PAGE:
By Tyler Kirker
Prior to the nearly two-year-long COVID-19 pandemic, a snow day meant being able to skip school or work due to the whim of the weather. Nowadays, with remote work and learning as normalized as in-person activities, snow days instead mean that college classes still happen, albeit virtually.
What did the winters of childhood look like? For many, it meant sitting in front of their phones praying for a call from the school and watching the weather reports all evening, hoping for a snow day. Some even believed that flushing ice cubes down the toilet would do the trick!
“When my brother and I were in elementary school … we would play in the snow, [doing things like] having snowball fights and making snowmen,” Eddie Johnson, sophomore social work major, said. “The snow gets less and less fun as you get older [though], so later on, snow days just become great days to relax and sleep in.”
In March 2020, when COVID-19 forced the United States into a nationwide lockdown, it was originally thought that the event would merely extend university students’ spring break by two to four weeks. What happened instead, however, ended up changing the accessibility of school forever. Some students already anticipated online schooling to act as a long-term alternative to in-person classes.
“I saw the benefits for people who could manage their time well and were motivated,” Juliea Dworning, sophomore biology major, said. “Plus, remote learning had already been around [before the pandemic].”
The ongoing use of online learning platforms in the event of weather-related emergencies has proven controversial. Students at Malone have mixed feelings about adapting to online studies on random winter days. In addition, several students voice a preference for in-person classes.
“Just because we can go online doesn’t mean we should — especially with [things like] labs,” Dworning said. “As a STEM major, it’s hard to do those virtually, so they just become stressful busy work that doesn’t help me learn.”
“[However, Zoom] is just a technology platform. We’re choosing to implement it,” Dworning said.
“If a “post-COVID snow day” is just a day of online instruction due to snow, then we cannot call them true snow days,” Johnson said.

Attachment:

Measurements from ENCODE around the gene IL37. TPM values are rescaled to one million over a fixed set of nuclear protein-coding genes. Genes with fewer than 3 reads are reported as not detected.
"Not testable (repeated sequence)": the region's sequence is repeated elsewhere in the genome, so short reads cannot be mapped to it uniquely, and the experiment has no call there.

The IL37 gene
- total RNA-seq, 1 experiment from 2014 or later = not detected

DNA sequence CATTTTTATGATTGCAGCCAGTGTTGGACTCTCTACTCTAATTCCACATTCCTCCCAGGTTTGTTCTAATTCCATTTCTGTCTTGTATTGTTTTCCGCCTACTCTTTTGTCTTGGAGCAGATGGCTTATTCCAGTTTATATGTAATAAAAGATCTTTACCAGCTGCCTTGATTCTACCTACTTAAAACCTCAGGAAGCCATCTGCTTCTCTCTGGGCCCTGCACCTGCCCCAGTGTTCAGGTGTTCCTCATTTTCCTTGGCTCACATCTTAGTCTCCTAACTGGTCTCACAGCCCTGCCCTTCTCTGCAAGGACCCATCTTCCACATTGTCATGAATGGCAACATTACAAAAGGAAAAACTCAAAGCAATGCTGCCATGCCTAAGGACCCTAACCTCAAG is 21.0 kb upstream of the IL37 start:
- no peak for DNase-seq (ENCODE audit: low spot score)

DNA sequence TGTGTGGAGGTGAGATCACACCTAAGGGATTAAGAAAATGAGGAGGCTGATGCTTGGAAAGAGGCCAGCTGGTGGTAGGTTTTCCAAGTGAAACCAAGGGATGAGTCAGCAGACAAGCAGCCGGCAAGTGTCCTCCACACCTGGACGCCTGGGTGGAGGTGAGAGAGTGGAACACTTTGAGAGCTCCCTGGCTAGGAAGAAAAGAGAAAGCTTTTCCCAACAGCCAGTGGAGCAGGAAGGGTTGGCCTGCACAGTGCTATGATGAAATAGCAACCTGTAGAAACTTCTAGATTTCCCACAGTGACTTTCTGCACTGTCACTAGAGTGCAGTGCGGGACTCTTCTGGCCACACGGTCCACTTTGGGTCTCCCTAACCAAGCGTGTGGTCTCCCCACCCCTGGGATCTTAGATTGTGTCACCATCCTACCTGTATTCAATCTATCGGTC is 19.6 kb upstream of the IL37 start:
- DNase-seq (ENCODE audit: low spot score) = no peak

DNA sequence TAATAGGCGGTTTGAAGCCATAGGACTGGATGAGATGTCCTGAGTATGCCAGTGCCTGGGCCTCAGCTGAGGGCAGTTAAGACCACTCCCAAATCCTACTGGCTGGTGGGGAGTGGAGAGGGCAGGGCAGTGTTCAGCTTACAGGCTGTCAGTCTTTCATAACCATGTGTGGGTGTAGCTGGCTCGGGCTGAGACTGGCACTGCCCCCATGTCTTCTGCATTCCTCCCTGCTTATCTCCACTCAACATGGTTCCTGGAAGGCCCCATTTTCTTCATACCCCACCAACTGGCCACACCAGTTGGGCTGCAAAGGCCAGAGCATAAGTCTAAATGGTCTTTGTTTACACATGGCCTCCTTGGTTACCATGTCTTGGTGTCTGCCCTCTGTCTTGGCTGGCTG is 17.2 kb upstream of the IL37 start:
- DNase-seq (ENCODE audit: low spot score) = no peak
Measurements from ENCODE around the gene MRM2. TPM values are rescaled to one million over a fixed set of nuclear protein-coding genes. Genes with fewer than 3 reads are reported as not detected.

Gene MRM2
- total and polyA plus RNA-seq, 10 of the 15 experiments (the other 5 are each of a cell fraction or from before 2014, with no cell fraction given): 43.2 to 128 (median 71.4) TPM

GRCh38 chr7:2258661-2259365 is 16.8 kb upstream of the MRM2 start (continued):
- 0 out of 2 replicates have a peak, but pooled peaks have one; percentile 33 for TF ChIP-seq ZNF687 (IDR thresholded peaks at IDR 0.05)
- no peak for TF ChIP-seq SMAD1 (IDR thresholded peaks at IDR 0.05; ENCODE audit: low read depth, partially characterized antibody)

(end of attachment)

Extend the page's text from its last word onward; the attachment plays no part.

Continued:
Malone’s faculty can see a clear difference due to the implementation of Zoom “snow days” as well.
“I think remote learning can be a wonderful option to connect with students on snow days and continue to cover material or stay on schedule,” Lana Sugarman, adjunct professor of communication arts and director-in-residence of theatre, said. “That being said, I do love a cozy snow day that allows for rest and catch-up for both students and teachers.”
Despite seeing the benefits, the student body and faculty alike are struggling with the idea of never having a “true snow day” again.
“There is no substitute for face-to-face interaction,” Johnson said. “God gave us the gift of community, and we are even told in scripture to not neglect assembling.”
“I need the accountability to pay better attention [in class],” Dworning said.
“Because so much of what I teach is theatre or speech-related, I almost always prefer in-person learning,” Sugarman said. “My teaching style is also very dynamic and translates more effectively in a live classroom. The energy between [the teachers and students] is exciting and unique.”
Regardless of the change in how snow days at Malone occur, when snow comes down, the service and grounds division of the Malone Physical Plant comes out. The employees and student workers of this division work tirelessly to ensure that the campus grounds are cleared for student and faculty use, whether in-person classes are canceled or not.
“[On a weekday], we would work early on the academic buildings first so [they] can get ready for classes to be attended,” Russell Thorn, head of service and grounds, said. “Then we would get to work on clearing the roadways and sidewalks.”
The service and grounds division ensures that students have the safest experience during their time at Malone in a multitude of ways. This includes speaking to Dr. Greg Miller, Malone’s current provost, whenever the conditions look questionable for traversing campus. It is ultimately because of them that on some snowy days students are able to attend class in-person.
“I give [Miller] my opinion of what we’re able to get done,” Thorn said. “[Once] I called him and told him that the campus was completely covered with ice, but we were getting enough salt and ice-melt down that it would be safe to travel [on campus].”
“[Other times I know] we just couldn’t keep up with the snow as it accumulated,” Thorn said. “So it was better to have classes remote and not have to deal with all the traffic with commuters coming on campus and students having to go from one class to another.”
Thorn and the service and grounds division do an immense amount of work for the students and faculty so that going remote due to snowfall can be avoided if it is possible, even with how much it has snowed in Canton in the past two months.
“This has been one of our heaviest snow and ice seasons in many, many years,” Thorn said. “I’ve been here 41 years … and this compares to some of the storms we had back in the ‘80s. Back then, we had three times as many student workers, and the same five full-time guys [working here today].”
So while students and faculty struggle with losing old-fashioned snow days to using revolutionary online learning, the service and grounds division is working hard to help keep the snow from putting students behind screens.
If you have a request for the service and grounds division to help fulfill a groundskeeping need on campus, be sure to call the physical plant at (330) 471-8258.
Spring is just around the corner, meaning the weather will be warming up and the ground will turn green again. In the meantime, enjoy the snow and stay safe when walking or driving through ice!